Zfy gene expression patterns are not compatible with a primary role in mouse sex determination

Abstract

THE Y chromosome determines maleness in mammals. A Y chromosome-linked gene diverts the indifferent embryonic gonad from the default ovarian pathway in favour of testis differentiation, initiating male development1,2. Study of this basic developmental switch requires the isolation of the testis-determining gene, termed TDF in humans and Tdy in mice. ZFY, a candidate gene for TDF, potentially encodes a zinc-finger protein3, and has two Y-linked homologues, Zfy-1 and Zfy-2, in mice4,5. Although ZFY, Zfy-1 and Zfy-2 seem to map to the sex-determining regions of the human and mouse Y chromosomes, there is no direct evidence that these genes are involved in testis determination. We report here that Zfy-1 but not Zfy-2 is expressed in differentiating embryonic mouse testes. Neither gene, however, is expressed in We/We mutant embryonic testes which lack germ cells. These observations exclude both Zfy-1 and Zfy-2 as candidates for the mouse testis-determining gene.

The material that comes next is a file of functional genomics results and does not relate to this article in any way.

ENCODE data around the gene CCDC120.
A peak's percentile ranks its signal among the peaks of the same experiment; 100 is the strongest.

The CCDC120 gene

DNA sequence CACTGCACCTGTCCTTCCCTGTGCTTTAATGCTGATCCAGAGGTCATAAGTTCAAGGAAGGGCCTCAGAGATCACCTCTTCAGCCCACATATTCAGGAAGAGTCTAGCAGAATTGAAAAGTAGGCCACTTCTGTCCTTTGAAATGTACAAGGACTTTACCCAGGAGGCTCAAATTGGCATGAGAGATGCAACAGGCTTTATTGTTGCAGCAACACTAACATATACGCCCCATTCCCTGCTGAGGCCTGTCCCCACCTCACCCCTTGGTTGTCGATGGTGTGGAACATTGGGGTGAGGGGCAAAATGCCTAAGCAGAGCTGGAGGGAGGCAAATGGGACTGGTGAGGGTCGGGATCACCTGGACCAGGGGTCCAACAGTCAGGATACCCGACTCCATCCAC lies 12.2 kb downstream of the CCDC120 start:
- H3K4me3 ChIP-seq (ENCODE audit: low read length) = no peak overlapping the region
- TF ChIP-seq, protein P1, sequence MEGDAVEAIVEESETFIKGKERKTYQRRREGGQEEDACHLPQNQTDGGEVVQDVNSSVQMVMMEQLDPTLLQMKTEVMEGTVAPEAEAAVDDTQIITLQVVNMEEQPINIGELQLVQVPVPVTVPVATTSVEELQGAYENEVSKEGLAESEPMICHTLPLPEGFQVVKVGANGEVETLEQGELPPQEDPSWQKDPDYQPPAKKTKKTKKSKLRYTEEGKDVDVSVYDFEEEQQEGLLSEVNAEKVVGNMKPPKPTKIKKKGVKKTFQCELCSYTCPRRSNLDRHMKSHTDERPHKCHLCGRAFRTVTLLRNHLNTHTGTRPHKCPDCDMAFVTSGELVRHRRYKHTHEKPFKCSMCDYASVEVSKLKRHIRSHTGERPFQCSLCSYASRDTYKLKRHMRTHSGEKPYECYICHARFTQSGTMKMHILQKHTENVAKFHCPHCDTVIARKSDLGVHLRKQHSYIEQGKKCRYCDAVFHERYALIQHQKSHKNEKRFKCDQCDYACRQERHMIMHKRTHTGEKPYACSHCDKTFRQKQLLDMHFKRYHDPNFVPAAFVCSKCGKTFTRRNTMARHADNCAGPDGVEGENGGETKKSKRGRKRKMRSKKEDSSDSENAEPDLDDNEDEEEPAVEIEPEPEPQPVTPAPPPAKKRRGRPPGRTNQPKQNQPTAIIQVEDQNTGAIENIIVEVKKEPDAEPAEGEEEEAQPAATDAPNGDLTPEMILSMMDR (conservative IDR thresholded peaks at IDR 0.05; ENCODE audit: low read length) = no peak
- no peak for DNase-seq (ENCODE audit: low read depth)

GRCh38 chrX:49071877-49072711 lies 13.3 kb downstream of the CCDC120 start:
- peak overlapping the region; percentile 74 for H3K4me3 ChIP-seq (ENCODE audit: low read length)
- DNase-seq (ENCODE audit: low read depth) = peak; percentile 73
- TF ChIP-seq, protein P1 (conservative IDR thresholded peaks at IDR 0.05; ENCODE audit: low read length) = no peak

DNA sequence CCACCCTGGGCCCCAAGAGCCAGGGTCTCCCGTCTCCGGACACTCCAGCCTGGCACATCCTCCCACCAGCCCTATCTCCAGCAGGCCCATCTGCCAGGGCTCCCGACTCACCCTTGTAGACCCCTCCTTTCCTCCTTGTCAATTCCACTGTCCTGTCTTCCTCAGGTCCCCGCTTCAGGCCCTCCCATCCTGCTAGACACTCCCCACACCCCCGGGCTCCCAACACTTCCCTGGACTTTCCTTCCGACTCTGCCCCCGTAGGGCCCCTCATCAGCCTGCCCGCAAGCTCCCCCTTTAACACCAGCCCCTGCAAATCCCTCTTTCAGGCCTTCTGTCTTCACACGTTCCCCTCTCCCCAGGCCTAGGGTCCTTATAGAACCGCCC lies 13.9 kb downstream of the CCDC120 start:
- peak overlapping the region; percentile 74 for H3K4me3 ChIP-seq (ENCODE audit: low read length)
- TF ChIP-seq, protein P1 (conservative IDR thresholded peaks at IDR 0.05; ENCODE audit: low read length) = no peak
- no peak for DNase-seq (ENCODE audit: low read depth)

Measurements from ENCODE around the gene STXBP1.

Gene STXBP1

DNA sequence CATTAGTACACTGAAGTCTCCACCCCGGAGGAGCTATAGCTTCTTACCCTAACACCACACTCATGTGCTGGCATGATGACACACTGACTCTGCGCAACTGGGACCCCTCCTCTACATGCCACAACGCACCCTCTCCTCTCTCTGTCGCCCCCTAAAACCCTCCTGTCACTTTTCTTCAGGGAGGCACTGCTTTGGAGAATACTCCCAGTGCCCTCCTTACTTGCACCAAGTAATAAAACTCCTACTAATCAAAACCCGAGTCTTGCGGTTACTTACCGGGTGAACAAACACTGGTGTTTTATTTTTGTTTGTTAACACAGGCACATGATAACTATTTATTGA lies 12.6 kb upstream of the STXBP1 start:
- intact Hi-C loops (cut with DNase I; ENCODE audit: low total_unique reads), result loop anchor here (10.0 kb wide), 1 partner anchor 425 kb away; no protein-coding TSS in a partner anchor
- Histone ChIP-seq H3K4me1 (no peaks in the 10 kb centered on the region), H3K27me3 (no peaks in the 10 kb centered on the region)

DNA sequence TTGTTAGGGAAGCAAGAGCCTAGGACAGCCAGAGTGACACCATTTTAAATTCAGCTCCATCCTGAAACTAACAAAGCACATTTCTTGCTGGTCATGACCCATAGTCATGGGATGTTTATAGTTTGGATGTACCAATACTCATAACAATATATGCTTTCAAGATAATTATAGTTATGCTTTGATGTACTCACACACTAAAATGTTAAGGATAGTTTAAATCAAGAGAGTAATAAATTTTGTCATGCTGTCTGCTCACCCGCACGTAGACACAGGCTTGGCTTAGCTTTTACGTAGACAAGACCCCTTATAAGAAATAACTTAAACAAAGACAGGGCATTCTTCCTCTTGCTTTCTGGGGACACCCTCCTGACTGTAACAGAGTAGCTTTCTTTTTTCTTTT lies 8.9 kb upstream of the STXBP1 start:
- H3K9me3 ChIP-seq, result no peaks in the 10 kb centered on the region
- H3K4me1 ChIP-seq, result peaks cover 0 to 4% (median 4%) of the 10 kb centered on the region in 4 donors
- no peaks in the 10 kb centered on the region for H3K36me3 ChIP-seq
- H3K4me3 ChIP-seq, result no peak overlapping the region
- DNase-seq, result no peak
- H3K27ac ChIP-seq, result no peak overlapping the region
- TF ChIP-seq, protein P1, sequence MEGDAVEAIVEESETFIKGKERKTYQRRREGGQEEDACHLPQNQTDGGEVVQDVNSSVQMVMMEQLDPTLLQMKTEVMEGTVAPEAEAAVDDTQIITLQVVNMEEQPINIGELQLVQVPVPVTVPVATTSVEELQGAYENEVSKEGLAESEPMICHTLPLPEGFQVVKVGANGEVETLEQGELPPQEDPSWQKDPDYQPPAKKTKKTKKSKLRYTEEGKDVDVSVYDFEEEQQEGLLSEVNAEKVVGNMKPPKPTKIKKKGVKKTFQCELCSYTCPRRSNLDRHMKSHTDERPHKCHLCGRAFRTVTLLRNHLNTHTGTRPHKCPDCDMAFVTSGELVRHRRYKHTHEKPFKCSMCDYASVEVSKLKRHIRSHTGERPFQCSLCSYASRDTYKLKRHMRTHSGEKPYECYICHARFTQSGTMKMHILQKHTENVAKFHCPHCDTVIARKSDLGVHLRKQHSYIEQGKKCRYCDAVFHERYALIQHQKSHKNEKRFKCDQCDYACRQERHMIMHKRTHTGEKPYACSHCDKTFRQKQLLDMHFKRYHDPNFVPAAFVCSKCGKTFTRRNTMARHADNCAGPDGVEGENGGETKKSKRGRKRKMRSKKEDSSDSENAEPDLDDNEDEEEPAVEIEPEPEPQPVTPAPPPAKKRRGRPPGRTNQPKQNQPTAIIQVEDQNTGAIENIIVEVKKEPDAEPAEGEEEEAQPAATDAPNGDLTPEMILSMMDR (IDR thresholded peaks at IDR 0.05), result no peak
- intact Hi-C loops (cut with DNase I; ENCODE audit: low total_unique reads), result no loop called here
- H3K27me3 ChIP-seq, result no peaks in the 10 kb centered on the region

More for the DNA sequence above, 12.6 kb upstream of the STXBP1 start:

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Koopman, P., Gubbay, J., Collignon, J. et al. Zfy gene expression patterns are not compatible with a primary role in mouse sex determination. Nature 342, 940–942 (1989) doi:10.1038/342940a0

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